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Leftover, rescued produce helping food banks reduce waste

Half-price strawberries in stacked pallets and freshly gleaned spinach from a farm sit in a food bank’s walk-in fridge waiting to be redistributed.

“There might be a few blemishes but you can just cut that off. It’s still good,” says Sieg Bressmer, holding a pack of deep red strawberries at Edmonton’s Food Bank in the northwest part of the city.

It all has to be used within two to three days, says Bressmer, whose job is to pick food off pallets of rescued produce every week from over 200 grocery stores in the city, including Loblaws, No Frills, Safeway and Sobeys.

The food bank has long relied on gleaning, a reference to the biblical practice of picking leftover produce from a freshly harvested farm that would otherwise go to waste. Gleaning, a type of passive charity, was practised from biblical times until the late 18th century.

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Ahead of its time, the food bank in Edmonton, once known as the Gleaners Association, became the first food-rescuing organization in Canada in 1981.

Gerard Kennedy, one of the group’s first volunteers and later the first executive director of Edmonton’s Food Bank, says the idea was to reduce food waste and serve hungry families. By 1985, the group was gleaning over 70 per cent of its supply from the food industry, including retailers, farmers and manufacturers.

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Kennedy remembers how at first people didn’t want a food bank. Back then, he says, people were against the idea of giving out free food instead of earning a living.

“But what prevailed was the practicality that food should not go to waste,” says Kennedy, who served as a Liberal education minister in Ontario from 2003 to 2006.

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Forty years on, he says, the role of a food bank has shifted – from focusing on gleaning surplus food to attending to greater needs of people who are visiting food banks more frequently.

Marjorie Bencz, the current executive director of Edmonton’s Food Bank, says about “60 per cent of our food coming in through our doors is gleaned.”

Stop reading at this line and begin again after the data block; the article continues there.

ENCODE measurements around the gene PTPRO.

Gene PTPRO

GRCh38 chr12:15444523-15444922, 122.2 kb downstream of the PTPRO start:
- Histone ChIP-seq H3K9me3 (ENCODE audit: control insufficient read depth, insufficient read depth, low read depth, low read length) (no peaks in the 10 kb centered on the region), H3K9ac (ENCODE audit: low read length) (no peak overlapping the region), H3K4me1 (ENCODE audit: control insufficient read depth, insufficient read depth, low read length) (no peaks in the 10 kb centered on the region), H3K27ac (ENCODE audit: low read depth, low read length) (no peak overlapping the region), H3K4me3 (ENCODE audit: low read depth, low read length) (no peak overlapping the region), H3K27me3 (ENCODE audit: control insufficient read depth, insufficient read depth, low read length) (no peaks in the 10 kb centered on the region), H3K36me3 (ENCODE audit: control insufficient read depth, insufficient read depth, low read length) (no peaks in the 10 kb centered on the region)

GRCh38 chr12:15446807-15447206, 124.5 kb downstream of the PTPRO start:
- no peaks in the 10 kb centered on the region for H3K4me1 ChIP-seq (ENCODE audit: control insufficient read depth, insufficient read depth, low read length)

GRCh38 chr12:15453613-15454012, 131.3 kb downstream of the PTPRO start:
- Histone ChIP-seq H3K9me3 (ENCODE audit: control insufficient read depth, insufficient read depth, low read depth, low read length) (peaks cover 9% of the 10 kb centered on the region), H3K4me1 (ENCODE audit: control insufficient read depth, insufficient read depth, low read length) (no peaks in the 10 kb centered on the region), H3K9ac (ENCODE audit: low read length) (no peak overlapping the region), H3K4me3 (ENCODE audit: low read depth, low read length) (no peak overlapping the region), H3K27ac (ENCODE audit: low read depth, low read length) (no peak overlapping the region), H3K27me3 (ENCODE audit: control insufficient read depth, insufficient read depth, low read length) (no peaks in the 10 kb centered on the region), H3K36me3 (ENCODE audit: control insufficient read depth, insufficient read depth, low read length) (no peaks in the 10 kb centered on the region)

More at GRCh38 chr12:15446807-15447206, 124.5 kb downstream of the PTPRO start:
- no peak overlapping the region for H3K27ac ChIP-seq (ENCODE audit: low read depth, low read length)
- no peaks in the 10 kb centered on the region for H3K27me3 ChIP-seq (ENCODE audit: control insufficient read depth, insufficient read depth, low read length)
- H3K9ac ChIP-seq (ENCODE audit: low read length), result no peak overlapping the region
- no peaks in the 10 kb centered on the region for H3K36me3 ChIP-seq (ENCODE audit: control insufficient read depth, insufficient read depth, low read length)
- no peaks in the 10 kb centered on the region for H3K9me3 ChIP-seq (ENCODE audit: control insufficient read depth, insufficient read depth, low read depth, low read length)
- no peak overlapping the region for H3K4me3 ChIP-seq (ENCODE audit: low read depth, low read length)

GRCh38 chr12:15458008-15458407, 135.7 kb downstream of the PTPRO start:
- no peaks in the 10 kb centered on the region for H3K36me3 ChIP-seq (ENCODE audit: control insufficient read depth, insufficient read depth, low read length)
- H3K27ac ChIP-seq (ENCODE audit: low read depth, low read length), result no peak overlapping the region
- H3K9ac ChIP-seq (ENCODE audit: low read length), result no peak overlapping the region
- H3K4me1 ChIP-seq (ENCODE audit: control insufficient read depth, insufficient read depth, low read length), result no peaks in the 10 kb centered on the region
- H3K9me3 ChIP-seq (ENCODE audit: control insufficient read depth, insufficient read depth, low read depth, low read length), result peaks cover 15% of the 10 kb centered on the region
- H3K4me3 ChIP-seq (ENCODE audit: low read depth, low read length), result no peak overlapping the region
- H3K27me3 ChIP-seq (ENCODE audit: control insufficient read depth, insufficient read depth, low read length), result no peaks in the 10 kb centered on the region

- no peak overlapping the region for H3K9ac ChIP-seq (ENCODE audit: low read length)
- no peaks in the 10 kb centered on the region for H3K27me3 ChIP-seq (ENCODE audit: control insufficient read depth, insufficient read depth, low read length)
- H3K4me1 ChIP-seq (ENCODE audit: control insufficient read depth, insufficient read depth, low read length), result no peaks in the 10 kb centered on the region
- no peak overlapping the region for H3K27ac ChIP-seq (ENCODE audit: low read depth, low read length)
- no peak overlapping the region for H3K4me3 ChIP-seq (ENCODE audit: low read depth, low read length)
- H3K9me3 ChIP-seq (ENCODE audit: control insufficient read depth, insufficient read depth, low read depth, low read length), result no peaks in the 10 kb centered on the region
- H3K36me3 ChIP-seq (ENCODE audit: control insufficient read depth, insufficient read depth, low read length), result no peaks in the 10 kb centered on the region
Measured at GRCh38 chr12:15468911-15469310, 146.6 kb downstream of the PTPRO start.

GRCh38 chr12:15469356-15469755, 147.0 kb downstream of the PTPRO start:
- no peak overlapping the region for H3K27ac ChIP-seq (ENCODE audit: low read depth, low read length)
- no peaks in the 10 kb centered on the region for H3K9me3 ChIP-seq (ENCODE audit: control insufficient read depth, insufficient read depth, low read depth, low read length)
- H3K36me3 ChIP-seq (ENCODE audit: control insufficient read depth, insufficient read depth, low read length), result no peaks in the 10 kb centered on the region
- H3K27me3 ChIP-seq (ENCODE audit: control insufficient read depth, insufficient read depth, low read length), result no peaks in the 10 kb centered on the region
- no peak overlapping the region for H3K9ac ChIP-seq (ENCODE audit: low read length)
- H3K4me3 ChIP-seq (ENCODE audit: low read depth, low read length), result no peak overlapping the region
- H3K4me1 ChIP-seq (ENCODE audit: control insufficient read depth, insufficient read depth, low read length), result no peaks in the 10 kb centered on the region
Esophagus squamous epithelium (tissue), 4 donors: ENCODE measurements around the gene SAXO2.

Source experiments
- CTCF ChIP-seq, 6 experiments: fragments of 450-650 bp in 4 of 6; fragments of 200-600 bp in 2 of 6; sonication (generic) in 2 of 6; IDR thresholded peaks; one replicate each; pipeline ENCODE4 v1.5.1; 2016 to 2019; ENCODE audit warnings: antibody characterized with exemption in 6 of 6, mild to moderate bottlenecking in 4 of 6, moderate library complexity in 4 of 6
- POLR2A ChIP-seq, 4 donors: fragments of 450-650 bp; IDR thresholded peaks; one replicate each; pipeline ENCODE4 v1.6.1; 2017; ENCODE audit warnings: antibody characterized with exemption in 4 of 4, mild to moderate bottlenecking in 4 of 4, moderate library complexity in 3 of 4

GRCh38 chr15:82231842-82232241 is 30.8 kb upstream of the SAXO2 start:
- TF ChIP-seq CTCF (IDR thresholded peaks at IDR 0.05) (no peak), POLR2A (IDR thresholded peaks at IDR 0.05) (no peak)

Gleaning is more relevant today, she says, with a focus on the environment and sustainability alongside food rescue. Last year, more than three million kilograms of food was gleaned in Edmonton, Bencz says.

“It’s about a community feeding the community.”

Bressmer, who is also a chef, says modern-day gleaning isn’t about procuring food from farms but seeing what’s good beyond the best-before date and how it can be given to those in need.

“People have a misconception about the expiry dates and best-before dates,” he says. “The best-before are manufacturing dates to measure the optimum flavour of the food.”

He trains people at the food bank to examine items, including baked goods and fresh produce, to see what’s suitable for human consumption. They check for mould, blemishes or discoloration. Food that isn’t good anymore goes to animals.

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The only downside to rescued food is that organizations don’t get to control the quantity or choose the items, says Maggie Borowiec of Moisson Montreal.

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“This is food that (manufacturers) would like to sell but weren’t able to,” she says. “It’s surplus food and their options are to either throw it or give it away.”

The organization says 49 per cent of its food last year was rescued from places higher up in the supply chain. About 17 per cent was leftovers from grocery stores.

“We’re fortunate in Montreal that there are a lot of food manufacturing companies, like a meat production company that gives away its surplus deli,” says Borowiec.

Loblaw, Canada’s largest grocery retailer, says on its website that it gave away more than 6.8 million kilograms of food to partner agencies, including Second Harvest, last year. It has set a goal of zero food to landfill by 2030.

To extend the shelf life of rescued produce, Moisson Montreal also uses an antimicrobial solution called Chinook 110, for delaying spoilage, Borowiec says.

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Despite efforts to rescue and glean food, Graham Hill of Second Harvest says over 60 per cent of all food produced in Canada is lost and wasted every single year.

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Most would have been edible, he says.

Hill, the chief revenue officer at Second Harvest, says the organization rescued one of its largest amounts of food last year — over 24 million kilograms.

“The reason you’re seeing an increase is (because) people are becoming more environmentally conscious about the impacts of food loss and waste.”

Hill says there’s still a lot of food being lost in a rich country where people are struggling with food insecurity.

“I’m not saying that rescued food is the answer for food insecurity. But while we have surplus food in the system, it is our duty to be able to connect as much surplus food to Canadians (as possible).”

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